Why Pesticides?

Rea-life incidents illustrate the essential role pesticides play in health protection and safety.  The following are some events that demonstrate the benefits of pesticides and why these products need to be available to the public.

  • A Surf City, Calif. family was overcome at their home by an angered nest of adult paper wasps.  Two teenagers received multiple stings on arms, hands, and face.  Wasp stings cause discomfort as itching pain and redness.  Among those allergic to such attacks, insect stings can result in headaches, paralysis, and even death.
  • A Johns Hopkins University study cites mouse allergen as significant in the increased rate of childhood asthma.  skin tests of asthmatic children in major U.S. cities found that nearly 20 percent were sensitive to such allergens. Another study has linked cockroaches with asthma.  Nearly 40 percent of inner-city children were found allergic to droppings and dander from these insects
  • Recent invasions of highly aggressive Africanized bees, known as killer bees, have brought hazards to popular tourist areas.  At least 25 nests were recently cleared from Las Vegas attractions.  The bees cluster on sides of buildings, in wall cracks, around water or near picnic areas.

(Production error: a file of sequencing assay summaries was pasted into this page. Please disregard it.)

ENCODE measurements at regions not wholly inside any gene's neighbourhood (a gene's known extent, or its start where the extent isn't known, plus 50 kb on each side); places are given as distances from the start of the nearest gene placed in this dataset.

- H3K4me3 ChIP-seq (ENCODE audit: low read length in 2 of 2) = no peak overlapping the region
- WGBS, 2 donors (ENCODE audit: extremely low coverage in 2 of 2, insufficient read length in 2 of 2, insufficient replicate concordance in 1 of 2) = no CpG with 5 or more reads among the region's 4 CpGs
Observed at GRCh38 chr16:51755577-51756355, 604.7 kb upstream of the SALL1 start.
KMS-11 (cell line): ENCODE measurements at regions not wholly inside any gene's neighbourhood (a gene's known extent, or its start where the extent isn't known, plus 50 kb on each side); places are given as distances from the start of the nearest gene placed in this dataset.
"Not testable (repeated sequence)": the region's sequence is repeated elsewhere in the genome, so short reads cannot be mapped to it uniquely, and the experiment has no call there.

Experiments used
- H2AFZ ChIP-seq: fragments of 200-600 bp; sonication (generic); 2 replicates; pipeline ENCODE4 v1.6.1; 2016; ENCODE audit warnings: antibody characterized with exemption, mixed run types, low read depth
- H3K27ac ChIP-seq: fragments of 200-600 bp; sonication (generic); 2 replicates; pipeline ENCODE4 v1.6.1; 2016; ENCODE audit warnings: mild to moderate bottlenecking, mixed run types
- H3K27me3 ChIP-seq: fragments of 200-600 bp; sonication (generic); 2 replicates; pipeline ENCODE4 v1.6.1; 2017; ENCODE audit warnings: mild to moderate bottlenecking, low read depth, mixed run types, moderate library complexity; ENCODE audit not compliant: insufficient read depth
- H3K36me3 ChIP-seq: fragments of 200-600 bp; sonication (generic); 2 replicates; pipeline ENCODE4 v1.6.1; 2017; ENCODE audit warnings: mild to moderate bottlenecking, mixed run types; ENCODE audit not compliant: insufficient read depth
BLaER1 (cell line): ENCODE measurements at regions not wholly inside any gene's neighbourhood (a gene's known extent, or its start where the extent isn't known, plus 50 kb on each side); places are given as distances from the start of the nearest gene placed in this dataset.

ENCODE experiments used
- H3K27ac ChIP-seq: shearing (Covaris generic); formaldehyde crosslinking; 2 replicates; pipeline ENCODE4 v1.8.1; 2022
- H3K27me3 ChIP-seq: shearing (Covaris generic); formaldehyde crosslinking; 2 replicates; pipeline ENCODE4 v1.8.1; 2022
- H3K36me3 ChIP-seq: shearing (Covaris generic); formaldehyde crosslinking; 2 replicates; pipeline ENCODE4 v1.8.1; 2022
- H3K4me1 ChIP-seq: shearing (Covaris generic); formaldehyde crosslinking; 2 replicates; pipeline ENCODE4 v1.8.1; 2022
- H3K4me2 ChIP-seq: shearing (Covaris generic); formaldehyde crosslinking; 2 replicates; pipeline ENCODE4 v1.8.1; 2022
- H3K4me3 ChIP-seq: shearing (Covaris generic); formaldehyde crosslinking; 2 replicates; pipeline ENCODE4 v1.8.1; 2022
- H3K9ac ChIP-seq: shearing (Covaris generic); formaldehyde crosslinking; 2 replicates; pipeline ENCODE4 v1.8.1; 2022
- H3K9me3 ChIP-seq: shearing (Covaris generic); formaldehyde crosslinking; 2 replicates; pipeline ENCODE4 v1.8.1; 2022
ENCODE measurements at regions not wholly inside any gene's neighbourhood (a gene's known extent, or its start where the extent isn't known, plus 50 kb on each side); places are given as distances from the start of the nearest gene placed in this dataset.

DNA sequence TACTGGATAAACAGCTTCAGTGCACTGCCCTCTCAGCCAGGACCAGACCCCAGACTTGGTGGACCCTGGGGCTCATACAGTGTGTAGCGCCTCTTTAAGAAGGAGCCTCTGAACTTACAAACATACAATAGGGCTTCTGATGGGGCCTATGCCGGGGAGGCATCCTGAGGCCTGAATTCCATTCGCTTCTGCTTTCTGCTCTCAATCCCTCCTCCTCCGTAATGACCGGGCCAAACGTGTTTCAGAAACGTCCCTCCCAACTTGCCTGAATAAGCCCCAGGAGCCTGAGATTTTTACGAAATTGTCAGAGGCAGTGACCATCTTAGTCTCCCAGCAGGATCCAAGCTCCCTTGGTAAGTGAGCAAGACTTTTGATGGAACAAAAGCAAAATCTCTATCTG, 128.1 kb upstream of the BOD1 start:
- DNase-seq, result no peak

• Fire ants now infest more than 310 million U.S. acres in 12 southeastern states and continue to spread westward at a rate of 120 miles per year, according to the Journal of Allergy and Clinical Immunology.  Annually, more than half of the infested area residents are stung.
    “Fire ants are along the coastal sections of Maine and are a continual problem for residents. We have treated many homes in the Mount Desert Island area over the past 10 + years.”
  • Hawaii health officials confirmed 35 cases of mosquito-borne dengue fever in the fall of 2001.  Authorities believed the dengue fever virus was imported by a resident who traveled to Tahiti or American Somoa, where the disease is endemic.  The virus has a 5 percent fatality rate in those infected through a mosquito bite.
  • Students at schools in the Los Angeles area experienced a different type of growing pain-noxious weeds sprouting through cracks in asphalt playgrounds.  The growth was attributed to an area-wide ban on herbicide use at schools by the Los Angeles Unified School District.  Costly hand labor resulted in temporary control, but many campus officials say effective, lasting control is not possible without herbicide use.

    “Integrated Pest Management is a sustainable approach to managing pests by combining biological, cultural, physical and chemical tools in a way that minimizes economic, health and environmental risks.”

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